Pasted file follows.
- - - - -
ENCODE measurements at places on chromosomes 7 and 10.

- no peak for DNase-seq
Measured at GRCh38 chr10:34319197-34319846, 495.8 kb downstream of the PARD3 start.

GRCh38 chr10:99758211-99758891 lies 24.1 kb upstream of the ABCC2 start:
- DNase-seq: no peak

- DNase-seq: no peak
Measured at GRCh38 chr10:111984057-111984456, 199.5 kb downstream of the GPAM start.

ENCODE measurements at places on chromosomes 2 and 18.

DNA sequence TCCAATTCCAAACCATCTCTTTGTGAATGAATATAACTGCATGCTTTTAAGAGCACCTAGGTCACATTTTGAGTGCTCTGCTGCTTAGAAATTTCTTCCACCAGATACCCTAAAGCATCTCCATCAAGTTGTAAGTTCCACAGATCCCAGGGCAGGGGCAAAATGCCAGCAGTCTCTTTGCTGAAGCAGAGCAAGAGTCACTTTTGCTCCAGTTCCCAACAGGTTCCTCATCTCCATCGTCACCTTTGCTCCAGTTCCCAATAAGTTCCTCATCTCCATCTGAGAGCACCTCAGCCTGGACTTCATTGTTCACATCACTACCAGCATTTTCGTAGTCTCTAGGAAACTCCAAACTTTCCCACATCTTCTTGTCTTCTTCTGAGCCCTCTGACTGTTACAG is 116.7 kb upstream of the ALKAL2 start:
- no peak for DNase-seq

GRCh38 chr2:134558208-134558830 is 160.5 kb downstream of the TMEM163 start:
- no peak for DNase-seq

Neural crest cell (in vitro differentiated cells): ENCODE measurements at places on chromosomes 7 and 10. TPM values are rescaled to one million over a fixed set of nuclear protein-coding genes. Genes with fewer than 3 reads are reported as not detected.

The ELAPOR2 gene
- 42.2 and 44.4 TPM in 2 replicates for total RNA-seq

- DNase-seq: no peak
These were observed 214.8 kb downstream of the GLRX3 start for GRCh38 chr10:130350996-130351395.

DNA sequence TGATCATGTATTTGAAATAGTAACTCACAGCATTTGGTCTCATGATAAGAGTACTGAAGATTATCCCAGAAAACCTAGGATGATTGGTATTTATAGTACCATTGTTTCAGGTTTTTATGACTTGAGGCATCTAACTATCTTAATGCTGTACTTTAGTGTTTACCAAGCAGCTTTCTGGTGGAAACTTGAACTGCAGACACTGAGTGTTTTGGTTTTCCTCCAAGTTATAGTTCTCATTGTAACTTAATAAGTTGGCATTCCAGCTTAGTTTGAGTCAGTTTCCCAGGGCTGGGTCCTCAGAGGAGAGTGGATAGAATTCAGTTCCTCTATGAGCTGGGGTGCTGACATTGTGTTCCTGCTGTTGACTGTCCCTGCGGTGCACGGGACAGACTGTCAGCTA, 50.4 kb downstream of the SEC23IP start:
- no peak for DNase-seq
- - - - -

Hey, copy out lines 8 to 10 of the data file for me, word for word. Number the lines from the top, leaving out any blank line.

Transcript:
ENCODE measurements at places on chromosomes 2 and 18.

DNA sequence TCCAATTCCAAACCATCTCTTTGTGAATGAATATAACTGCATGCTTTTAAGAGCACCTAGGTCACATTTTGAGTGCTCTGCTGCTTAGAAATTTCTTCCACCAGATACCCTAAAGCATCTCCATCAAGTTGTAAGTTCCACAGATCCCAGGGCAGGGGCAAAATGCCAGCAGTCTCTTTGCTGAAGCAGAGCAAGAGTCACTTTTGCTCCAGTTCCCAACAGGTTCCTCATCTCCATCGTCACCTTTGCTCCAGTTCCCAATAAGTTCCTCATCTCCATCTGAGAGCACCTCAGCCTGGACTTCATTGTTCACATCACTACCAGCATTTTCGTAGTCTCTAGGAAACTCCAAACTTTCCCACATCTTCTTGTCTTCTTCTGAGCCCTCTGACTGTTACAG is 116.7 kb upstream of the ALKAL2 start:
- no peak for DNase-seq